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Violence Has No Gender: Lessons from the Depp v. Heard Case

Depp, El American

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The verdict in the defamation lawsuit filed by Johnny Depp against his ex-wife Amber Heard was finally known yesterday. The jury ruled in favor of the actor on all allegations, dismissing the accusations of domestic violence and sexual assault made by Heard. In 2018, the actress wrote an op-ed for The Washington Post claiming she was a victim of domestic abuse. After that, Depp faced an avalanche of criticism and finger-pointing in the media that ended up sinking his career, allegedly causing him deep damage to his personal life.

“The jury gave me my life back. I am truly humbled. My decision to pursue this case, knowing very well the height of the legal hurdles that I would be facing and the inevitable, worldwide spectacle into my life, was only made after considerable thought. From the very beginning, the goal of bringing this case was to reveal the truth, regardless of the outcome. Speaking the truth was something that I owed to my children and to all those who have remained steadfast in their support of me,” Depp said after learning of the verdict.

The actor’s words are revealing. Years ago, the accusations of a woman who joined the popular #MeToo destroyed his life, because in a society that has been carried away by the extreme ideas of feminists all violence became male. This, of course, imposed the belief that everything a woman said was always true and that social sanction should be made immediately after any accusation, no matter if there is no evidence or if there has been no trial at all.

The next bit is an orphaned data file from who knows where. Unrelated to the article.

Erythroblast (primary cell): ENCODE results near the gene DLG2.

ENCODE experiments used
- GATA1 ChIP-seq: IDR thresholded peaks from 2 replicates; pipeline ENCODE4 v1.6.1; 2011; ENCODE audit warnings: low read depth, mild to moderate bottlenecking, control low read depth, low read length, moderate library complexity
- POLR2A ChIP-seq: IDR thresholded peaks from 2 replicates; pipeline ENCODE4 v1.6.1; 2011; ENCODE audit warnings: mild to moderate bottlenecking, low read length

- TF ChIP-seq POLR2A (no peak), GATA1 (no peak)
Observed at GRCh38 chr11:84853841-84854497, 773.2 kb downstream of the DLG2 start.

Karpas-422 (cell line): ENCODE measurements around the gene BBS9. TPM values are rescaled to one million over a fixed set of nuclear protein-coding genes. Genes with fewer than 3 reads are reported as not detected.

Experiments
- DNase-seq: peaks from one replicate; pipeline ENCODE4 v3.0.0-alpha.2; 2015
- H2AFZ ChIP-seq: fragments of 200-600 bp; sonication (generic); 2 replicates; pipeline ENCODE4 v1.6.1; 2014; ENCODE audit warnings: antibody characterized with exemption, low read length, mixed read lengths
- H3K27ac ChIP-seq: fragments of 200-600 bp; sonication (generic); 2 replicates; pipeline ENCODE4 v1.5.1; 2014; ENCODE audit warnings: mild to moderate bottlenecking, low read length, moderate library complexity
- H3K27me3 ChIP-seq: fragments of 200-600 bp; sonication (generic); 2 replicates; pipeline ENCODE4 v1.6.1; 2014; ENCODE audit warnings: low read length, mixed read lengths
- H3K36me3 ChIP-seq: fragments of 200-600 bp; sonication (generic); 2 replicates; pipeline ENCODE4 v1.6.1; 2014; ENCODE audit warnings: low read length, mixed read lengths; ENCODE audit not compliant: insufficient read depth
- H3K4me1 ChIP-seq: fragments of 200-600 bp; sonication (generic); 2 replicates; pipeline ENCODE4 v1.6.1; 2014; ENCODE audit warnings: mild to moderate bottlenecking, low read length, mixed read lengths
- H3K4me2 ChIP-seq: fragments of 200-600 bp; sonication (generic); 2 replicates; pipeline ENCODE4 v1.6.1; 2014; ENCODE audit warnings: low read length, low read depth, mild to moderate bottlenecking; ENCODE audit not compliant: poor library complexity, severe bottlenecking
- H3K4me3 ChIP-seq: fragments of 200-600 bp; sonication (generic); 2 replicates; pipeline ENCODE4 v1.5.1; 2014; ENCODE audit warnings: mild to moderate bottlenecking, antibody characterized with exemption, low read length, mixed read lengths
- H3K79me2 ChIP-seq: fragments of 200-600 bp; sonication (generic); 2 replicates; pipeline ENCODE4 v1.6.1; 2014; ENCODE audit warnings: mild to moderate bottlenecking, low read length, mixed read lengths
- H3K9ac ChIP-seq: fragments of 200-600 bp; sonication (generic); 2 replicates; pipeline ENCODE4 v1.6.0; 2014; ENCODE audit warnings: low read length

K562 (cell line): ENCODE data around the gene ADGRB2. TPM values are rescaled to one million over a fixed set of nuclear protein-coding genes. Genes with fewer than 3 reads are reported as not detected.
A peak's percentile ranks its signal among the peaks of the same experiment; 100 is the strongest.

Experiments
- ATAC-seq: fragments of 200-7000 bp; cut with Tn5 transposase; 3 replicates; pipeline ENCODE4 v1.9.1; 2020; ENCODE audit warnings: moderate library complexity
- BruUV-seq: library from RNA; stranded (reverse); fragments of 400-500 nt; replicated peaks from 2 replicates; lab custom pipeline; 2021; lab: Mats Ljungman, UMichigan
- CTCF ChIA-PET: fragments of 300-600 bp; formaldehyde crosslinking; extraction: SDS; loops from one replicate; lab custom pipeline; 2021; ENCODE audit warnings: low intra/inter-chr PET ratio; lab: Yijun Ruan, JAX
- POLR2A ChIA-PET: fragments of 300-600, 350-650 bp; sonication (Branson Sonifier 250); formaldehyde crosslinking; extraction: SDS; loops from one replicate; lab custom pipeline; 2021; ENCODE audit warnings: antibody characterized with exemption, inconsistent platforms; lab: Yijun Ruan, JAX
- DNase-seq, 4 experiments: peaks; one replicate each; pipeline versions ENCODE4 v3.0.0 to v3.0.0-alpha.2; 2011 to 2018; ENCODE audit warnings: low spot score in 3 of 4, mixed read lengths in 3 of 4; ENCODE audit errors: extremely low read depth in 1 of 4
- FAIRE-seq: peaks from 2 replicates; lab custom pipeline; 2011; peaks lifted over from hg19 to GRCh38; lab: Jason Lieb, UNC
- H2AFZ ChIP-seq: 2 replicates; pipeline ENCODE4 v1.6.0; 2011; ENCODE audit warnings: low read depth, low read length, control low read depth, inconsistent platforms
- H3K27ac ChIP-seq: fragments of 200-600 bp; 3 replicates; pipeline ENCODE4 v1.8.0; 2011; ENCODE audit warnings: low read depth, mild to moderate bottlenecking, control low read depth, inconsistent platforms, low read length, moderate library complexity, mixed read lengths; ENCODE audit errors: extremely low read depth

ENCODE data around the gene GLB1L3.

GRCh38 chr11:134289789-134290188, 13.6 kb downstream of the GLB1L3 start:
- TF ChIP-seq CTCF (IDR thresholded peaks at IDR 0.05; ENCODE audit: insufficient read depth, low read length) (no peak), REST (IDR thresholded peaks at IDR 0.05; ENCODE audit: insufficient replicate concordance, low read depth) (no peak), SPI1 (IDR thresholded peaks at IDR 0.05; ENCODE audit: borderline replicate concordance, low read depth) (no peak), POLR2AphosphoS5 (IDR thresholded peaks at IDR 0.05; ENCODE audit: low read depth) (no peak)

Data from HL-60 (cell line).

It is comforting to see that the same society that a few years ago scorned Depp, without any proof that he was an abuser, today applauds him and reflects on the drama experienced by many men who are slandered, abused, and who have no way to prove the truth because they are not even given the opportunity to speak. The Depp-Heard trial reminds us once again that violence has no gender. People are good or bad regardless of their gender, and if we want to be fair it is best that we always wait for evidence before pointing fingers and socially condemning someone.

This article originally appeared in El American’s newsletter on June 2, 2022. Subscribe for free here.

Vanessa Vallejo. Co-editor-in-chief of El American. Economist. Podcaster. Political and economic analysis of America. Colombian exile in the United States // Vanessa Vallejo. Co-editora en jefe de El American. Economista. Podcaster. Análisis político y económico de América. Colombiana exiliada en EE. UU.

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